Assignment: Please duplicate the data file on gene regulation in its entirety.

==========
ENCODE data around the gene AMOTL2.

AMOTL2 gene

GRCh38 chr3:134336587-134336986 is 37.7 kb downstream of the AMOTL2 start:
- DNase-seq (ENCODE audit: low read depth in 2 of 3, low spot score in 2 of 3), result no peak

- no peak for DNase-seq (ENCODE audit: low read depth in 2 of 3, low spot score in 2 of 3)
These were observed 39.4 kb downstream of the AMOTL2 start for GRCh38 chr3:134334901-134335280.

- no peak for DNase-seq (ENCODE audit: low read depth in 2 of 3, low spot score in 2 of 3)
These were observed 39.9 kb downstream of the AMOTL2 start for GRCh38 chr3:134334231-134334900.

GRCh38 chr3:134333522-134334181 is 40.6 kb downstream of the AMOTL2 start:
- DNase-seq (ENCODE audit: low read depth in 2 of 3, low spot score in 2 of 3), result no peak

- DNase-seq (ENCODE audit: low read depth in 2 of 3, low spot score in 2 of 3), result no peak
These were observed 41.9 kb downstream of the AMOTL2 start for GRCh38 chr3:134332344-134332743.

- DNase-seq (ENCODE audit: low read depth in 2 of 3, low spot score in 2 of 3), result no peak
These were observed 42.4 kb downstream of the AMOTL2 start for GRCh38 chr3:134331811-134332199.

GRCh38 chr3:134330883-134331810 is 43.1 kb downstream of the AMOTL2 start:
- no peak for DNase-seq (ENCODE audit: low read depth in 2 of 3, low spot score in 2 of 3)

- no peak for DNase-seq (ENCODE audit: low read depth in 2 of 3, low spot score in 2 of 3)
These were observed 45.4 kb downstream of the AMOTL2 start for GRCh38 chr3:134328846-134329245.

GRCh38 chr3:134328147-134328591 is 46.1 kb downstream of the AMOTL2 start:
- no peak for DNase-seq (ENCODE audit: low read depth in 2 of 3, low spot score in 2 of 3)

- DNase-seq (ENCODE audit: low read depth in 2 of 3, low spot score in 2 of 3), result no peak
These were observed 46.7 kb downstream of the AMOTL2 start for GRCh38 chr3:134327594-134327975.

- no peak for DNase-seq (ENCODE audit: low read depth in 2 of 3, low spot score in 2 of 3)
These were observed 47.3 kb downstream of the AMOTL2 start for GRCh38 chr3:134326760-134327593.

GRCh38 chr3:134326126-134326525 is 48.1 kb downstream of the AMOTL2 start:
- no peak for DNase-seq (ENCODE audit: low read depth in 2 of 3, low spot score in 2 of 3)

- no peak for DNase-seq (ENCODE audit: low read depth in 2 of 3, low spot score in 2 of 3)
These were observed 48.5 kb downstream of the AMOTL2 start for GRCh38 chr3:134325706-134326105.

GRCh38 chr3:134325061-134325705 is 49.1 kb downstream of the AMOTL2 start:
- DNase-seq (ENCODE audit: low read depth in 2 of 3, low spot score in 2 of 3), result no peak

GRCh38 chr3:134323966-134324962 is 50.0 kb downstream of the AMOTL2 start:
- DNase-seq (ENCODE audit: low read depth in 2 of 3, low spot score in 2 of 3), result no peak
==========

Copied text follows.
ENCODE data around the gene AMOTL2.

AMOTL2 gene

GRCh38 chr3:134336587-134336986 is 37.7 kb downstream of the AMOTL2 start:
- DNase-seq (ENCODE audit: low read depth in 2 of 3, low spot score in 2 of 3), result no peak

- no peak for DNase-seq (ENCODE audit: low read depth in 2 of 3, low spot score in 2 of 3)
These were observed 39.4 kb downstream of the AMOTL2 start for GRCh38 chr3:134334901-134335280.

- no peak for DNase-seq (ENCODE audit: low read depth in 2 of 3, low spot score in 2 of 3)
These were observed 39.9 kb downstream of the AMOTL2 start for GRCh38 chr3:134334231-134334900.

GRCh38 chr3:134333522-134334181 is 40.6 kb downstream of the AMOTL2 start:
- DNase-seq (ENCODE audit: low read depth in 2 of 3, low spot score in 2 of 3), result no peak

- DNase-seq (ENCODE audit: low read depth in 2 of 3, low spot score in 2 of 3), result no peak
These were observed 41.9 kb downstream of the AMOTL2 start for GRCh38 chr3:134332344-134332743.

- DNase-seq (ENCODE audit: low read depth in 2 of 3, low spot score in 2 of 3), result no peak
These were observed 42.4 kb downstream of the AMOTL2 start for GRCh38 chr3:134331811-134332199.

GRCh38 chr3:134330883-134331810 is 43.1 kb downstream of the AMOTL2 start:
- no peak for DNase-seq (ENCODE audit: low read depth in 2 of 3, low spot score in 2 of 3)

- no peak for DNase-seq (ENCODE audit: low read depth in 2 of 3, low spot score in 2 of 3)
These were observed 45.4 kb downstream of the AMOTL2 start for GRCh38 chr3:134328846-134329245.

GRCh38 chr3:134328147-134328591 is 46.1 kb downstream of the AMOTL2 start:
- no peak for DNase-seq (ENCODE audit: low read depth in 2 of 3, low spot score in 2 of 3)

- DNase-seq (ENCODE audit: low read depth in 2 of 3, low spot score in 2 of 3), result no peak
These were observed 46.7 kb downstream of the AMOTL2 start for GRCh38 chr3:134327594-134327975.

- no peak for DNase-seq (ENCODE audit: low read depth in 2 of 3, low spot score in 2 of 3)
These were observed 47.3 kb downstream of the AMOTL2 start for GRCh38 chr3:134326760-134327593.

GRCh38 chr3:134326126-134326525 is 48.1 kb downstream of the AMOTL2 start:
- no peak for DNase-seq (ENCODE audit: low read depth in 2 of 3, low spot score in 2 of 3)

- no peak for DNase-seq (ENCODE audit: low read depth in 2 of 3, low spot score in 2 of 3)
These were observed 48.5 kb downstream of the AMOTL2 start for GRCh38 chr3:134325706-134326105.

GRCh38 chr3:134325061-134325705 is 49.1 kb downstream of the AMOTL2 start:
- DNase-seq (ENCODE audit: low read depth in 2 of 3, low spot score in 2 of 3), result no peak

GRCh38 chr3:134323966-134324962 is 50.0 kb downstream of the AMOTL2 start:
- DNase-seq (ENCODE audit: low read depth in 2 of 3, low spot score in 2 of 3), result no peak